Islamic fasting is special because of how it corrects people’s lifestyle; it promotes health and boosts spirituality of humans. Islam sees health and ‘well-being’ as much more than just bodily health, as well-being or tranquility requires a strong relationship with one’s spirituality, good physical health, mental happiness, a sense of purpose, good character, and relationships.
It’s important to understand the changes that happen in the body while fasting and how it adapts to that. Fasting in Ramadan is an example of intermittent fasting. As the Ramadan fast extends from dawn till dusk, there is ample opportunity to replenish energy stores at pre-dawn and dusk meals. This provides a progressive, gentle transition from using glucose to fat as the main source of energy, and prevents the breakdown of muscle for protein.
The use of fat for energy aids weight loss, preserving the muscles, and in the long run reduces your cholesterol levels. In addition, weight loss results in better control of diabetes and reduces blood pressure. A detoxification process also seems to occur, as any toxins stored in the body’s fat are dissolved and removed from the body. After a few days of the fast, higher levels of certain hormones appear in the blood (endorphins), resulting in a better level of alertness and an overall feeling of general mental well-being.
Suhoor, the pre-dawn meal, should be a wholesome, moderate meal that is filling and provides enough energy for many hours. It is therefore particularly important to include slowly-digesting foods in the Suhoor.
Iftar is the meal which breaks the day’s fast. This meal could include dates, following the Prophetic traditions. Dates will provide a refreshing burst of much-needed energy. Fruit juices will also have a similar, revitalizing effect. The meal should remain a meal and not become a feast! Try to minimize the rich, sugary dishes which are traditionally served.
Foods to avoid are the heavily-processed, fast-burning foods that contain refined carbohydrates in the form of sugar, white flour, etc., as well as, of course, too much fatty food (cakes, biscuits, chocolates and sweets). It may also be worth avoiding the caffeine content in drinks such as tea, coffee and cola. Caffeine is a diuretic and stimulates faster water loss through urination.
For couples who have been trying to conceive through in vitro fertilization (IVF) without success or have been in various forms of synthetic contraception, fasting might help improve results. Fasting pulls out excess or synthetic hormones, cleanses the liver, alkalizes the blood stream and reboots the natural hormonal process of the body. It allows for all the toxins to be removed from the cells, hormones to be rebalanced, the liver to metabolize any excess hormones floating around the body such as xenoestrogens and cortisol (stress hormone which can lead to inflammation, exhaustion, poor cellular function) which may be leading to infertility. Inflammation is decreased, all organs are regenerated, blood sugars are rebalanced, immune system is boosted, nervous system is rested and reproductive system becomes more balanced and ready.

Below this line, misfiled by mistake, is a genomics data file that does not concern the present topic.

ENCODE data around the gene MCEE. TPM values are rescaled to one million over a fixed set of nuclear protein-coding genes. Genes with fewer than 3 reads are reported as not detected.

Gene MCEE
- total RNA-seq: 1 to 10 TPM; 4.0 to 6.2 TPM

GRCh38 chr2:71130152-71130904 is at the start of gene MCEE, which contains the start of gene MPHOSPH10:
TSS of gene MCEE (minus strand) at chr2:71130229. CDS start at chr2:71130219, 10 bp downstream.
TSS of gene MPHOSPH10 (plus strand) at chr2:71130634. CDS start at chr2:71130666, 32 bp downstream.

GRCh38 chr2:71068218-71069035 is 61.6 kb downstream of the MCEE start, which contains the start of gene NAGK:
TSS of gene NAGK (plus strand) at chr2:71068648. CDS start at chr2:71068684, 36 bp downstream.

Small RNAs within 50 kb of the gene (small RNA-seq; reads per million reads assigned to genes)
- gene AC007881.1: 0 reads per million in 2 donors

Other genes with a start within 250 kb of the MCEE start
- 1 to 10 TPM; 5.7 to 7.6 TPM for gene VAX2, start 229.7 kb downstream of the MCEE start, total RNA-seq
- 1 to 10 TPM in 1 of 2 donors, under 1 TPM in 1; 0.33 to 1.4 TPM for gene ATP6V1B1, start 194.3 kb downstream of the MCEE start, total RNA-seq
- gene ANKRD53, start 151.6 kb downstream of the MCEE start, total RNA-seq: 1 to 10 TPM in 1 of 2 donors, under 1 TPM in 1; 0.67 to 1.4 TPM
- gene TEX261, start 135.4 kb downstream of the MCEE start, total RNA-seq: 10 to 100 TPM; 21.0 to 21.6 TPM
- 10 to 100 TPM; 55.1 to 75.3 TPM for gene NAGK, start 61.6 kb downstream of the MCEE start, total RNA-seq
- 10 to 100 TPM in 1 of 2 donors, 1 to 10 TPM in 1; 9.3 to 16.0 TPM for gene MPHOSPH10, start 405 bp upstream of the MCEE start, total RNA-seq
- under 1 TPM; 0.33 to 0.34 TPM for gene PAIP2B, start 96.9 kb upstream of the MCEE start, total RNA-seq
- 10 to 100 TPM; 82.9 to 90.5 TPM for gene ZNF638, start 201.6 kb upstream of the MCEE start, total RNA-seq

For male infertility, there were some suggestions that fasting improves the total sperm count, the gonadotrophic hormone levels, and the testosterone level in fertile males. Fasting does not either improve or decrease the seminal quality of azoospermics but may have some effect on oligozoospermics. There was a beneficial effect of the Ramadan fast on spermatogenesis, either via the hypothalamo-pituitary-testicular axis or by a direct effect on the testis.
Quick tips for Ramadan fasting during IVF treatment
In summary, the month of Ramadan is a great opportunity to focus on bringing back a balanced and healthy lifestyle in your life. Through fasting you begin to learn how to manage your eating habits, how to improve self-control and discipline. This month requires you to challenge and control the digestive system, and by doing so you are able to break down and expel the accumulated toxins from your body.
Fertility can actually be boosted by this practice and there is no contraindication to fertility treatments during this period. Simple modifications in the timings of medications and injections can help you rub this process smoothly with good results. For more on healthy eating, try the Mediterranean diet.
Dr. Monikaa Chawla is a Reproductive endocrinologist and fertility specialist at Fakih IVF Abu Dhabi.